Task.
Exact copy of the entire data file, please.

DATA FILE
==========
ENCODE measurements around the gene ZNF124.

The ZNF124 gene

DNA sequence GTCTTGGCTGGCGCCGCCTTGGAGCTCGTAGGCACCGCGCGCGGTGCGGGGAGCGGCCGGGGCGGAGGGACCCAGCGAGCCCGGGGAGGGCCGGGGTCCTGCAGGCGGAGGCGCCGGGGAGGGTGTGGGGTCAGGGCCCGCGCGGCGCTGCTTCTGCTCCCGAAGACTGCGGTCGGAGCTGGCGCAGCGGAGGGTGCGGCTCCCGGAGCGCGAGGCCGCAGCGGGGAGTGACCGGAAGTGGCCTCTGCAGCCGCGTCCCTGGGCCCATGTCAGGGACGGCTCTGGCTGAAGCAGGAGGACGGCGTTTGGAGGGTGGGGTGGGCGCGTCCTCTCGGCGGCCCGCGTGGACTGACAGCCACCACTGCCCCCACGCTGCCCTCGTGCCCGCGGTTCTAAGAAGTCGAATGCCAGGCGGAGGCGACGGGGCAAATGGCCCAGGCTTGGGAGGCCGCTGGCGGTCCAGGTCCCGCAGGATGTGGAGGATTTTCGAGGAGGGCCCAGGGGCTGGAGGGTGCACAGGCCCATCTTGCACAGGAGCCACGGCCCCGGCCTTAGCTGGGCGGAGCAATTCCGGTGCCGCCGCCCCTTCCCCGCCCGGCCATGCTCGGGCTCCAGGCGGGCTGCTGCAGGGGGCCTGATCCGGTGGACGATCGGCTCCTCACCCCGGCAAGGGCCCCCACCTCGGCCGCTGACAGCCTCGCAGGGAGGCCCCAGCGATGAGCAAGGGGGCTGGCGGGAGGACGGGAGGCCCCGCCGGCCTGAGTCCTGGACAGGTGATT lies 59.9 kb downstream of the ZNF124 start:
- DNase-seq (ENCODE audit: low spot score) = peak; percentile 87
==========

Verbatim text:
ENCODE measurements around the gene ZNF124.

The ZNF124 gene

DNA sequence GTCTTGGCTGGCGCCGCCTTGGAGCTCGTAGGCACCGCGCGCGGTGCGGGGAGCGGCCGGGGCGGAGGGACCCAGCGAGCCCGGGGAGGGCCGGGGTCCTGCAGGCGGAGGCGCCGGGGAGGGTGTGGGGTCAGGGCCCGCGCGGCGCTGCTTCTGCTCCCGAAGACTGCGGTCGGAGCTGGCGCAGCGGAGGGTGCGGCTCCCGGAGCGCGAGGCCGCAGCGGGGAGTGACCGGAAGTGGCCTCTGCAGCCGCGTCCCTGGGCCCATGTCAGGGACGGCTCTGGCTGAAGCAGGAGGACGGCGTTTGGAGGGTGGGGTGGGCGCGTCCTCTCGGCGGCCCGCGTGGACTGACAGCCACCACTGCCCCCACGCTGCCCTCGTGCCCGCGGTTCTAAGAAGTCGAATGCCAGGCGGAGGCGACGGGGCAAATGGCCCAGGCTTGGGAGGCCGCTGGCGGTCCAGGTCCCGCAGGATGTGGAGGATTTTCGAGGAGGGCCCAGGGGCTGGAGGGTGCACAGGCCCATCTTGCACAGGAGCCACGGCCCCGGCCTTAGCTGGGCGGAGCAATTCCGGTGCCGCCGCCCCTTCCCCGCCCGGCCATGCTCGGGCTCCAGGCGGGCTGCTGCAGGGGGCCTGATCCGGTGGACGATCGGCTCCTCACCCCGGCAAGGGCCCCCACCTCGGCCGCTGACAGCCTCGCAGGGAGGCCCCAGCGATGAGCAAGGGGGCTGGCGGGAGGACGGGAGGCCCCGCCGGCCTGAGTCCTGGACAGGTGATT lies 59.9 kb downstream of the ZNF124 start:
- DNase-seq (ENCODE audit: low spot score) = peak; percentile 87